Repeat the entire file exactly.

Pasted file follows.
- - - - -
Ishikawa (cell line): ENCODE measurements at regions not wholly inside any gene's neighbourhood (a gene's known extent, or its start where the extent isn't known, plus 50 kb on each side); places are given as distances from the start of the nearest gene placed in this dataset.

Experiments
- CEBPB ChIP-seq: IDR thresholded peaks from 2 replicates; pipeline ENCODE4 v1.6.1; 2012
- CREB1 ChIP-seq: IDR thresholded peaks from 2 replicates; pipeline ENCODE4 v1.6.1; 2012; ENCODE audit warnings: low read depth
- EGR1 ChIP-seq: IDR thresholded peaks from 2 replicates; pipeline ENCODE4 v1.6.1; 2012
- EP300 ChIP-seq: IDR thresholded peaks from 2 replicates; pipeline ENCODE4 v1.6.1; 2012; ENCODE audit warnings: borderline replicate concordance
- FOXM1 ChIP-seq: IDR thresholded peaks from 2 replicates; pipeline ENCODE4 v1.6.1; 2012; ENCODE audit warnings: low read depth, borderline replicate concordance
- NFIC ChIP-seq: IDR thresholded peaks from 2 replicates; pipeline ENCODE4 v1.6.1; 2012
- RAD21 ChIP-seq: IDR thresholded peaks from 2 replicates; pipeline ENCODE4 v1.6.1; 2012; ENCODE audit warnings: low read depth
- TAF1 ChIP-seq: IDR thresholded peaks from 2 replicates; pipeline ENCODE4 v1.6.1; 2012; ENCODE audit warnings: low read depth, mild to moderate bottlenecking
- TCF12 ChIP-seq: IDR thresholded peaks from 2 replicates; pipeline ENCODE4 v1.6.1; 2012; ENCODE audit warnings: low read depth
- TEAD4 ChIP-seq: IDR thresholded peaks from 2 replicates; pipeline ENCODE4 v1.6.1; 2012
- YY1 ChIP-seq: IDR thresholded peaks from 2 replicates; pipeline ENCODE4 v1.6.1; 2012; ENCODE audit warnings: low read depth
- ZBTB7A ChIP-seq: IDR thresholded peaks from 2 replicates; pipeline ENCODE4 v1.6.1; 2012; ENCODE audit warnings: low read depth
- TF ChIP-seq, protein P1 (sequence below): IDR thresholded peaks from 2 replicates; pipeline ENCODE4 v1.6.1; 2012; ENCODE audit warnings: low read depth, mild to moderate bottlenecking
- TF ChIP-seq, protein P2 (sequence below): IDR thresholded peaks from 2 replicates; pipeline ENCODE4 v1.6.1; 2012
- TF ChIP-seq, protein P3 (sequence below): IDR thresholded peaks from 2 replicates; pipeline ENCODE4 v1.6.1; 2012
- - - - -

Ishikawa (cell line): ENCODE measurements at regions not wholly inside any gene's neighbourhood (a gene's known extent, or its start where the extent isn't known, plus 50 kb on each side); places are given as distances from the start of the nearest gene placed in this dataset.

Experiments
- CEBPB ChIP-seq: IDR thresholded peaks from 2 replicates; pipeline ENCODE4 v1.6.1; 2012
- CREB1 ChIP-seq: IDR thresholded peaks from 2 replicates; pipeline ENCODE4 v1.6.1; 2012; ENCODE audit warnings: low read depth
- EGR1 ChIP-seq: IDR thresholded peaks from 2 replicates; pipeline ENCODE4 v1.6.1; 2012
- EP300 ChIP-seq: IDR thresholded peaks from 2 replicates; pipeline ENCODE4 v1.6.1; 2012; ENCODE audit warnings: borderline replicate concordance
- FOXM1 ChIP-seq: IDR thresholded peaks from 2 replicates; pipeline ENCODE4 v1.6.1; 2012; ENCODE audit warnings: low read depth, borderline replicate concordance
- NFIC ChIP-seq: IDR thresholded peaks from 2 replicates; pipeline ENCODE4 v1.6.1; 2012
- RAD21 ChIP-seq: IDR thresholded peaks from 2 replicates; pipeline ENCODE4 v1.6.1; 2012; ENCODE audit warnings: low read depth
- TAF1 ChIP-seq: IDR thresholded peaks from 2 replicates; pipeline ENCODE4 v1.6.1; 2012; ENCODE audit warnings: low read depth, mild to moderate bottlenecking
- TCF12 ChIP-seq: IDR thresholded peaks from 2 replicates; pipeline ENCODE4 v1.6.1; 2012; ENCODE audit warnings: low read depth
- TEAD4 ChIP-seq: IDR thresholded peaks from 2 replicates; pipeline ENCODE4 v1.6.1; 2012
- YY1 ChIP-seq: IDR thresholded peaks from 2 replicates; pipeline ENCODE4 v1.6.1; 2012; ENCODE audit warnings: low read depth
- ZBTB7A ChIP-seq: IDR thresholded peaks from 2 replicates; pipeline ENCODE4 v1.6.1; 2012; ENCODE audit warnings: low read depth
- TF ChIP-seq, protein P1 (sequence below): IDR thresholded peaks from 2 replicates; pipeline ENCODE4 v1.6.1; 2012; ENCODE audit warnings: low read depth, mild to moderate bottlenecking
- TF ChIP-seq, protein P2 (sequence below): IDR thresholded peaks from 2 replicates; pipeline ENCODE4 v1.6.1; 2012
- TF ChIP-seq, protein P3 (sequence below): IDR thresholded peaks from 2 replicates; pipeline ENCODE4 v1.6.1; 2012